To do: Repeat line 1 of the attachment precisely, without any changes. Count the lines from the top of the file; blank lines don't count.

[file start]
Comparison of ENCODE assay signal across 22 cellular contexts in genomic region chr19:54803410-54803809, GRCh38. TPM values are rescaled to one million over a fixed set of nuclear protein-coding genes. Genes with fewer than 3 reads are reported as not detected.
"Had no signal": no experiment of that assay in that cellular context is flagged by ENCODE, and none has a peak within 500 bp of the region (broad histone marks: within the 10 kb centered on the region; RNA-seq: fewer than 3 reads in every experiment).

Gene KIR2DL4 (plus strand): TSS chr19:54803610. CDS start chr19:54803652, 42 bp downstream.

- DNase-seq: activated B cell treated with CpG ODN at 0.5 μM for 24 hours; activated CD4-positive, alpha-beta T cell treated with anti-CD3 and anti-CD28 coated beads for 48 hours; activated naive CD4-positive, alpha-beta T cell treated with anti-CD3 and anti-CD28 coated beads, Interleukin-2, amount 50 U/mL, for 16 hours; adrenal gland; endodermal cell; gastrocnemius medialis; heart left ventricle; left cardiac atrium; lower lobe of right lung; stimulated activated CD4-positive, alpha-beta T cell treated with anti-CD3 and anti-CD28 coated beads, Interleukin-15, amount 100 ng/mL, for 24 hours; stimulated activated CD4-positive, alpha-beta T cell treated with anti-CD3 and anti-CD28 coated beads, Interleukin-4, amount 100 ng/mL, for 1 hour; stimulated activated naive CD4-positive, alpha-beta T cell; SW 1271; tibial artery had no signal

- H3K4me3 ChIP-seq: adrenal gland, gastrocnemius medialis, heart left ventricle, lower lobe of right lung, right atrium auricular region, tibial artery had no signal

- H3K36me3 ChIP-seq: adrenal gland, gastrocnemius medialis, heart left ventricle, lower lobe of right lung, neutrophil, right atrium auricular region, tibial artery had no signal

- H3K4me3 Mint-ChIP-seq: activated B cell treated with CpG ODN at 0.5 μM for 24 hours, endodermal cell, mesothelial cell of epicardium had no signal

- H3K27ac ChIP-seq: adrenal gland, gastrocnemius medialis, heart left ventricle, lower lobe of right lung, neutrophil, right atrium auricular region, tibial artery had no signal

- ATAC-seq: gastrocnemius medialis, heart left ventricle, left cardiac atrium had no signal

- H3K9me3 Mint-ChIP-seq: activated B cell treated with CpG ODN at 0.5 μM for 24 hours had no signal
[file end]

Comparison of ENCODE assay signal across 22 cellular contexts in genomic region chr19:54803410-54803809, GRCh38. TPM values are rescaled to one million over a fixed set of nuclear protein-coding genes. Genes with fewer than 3 reads are reported as not detected.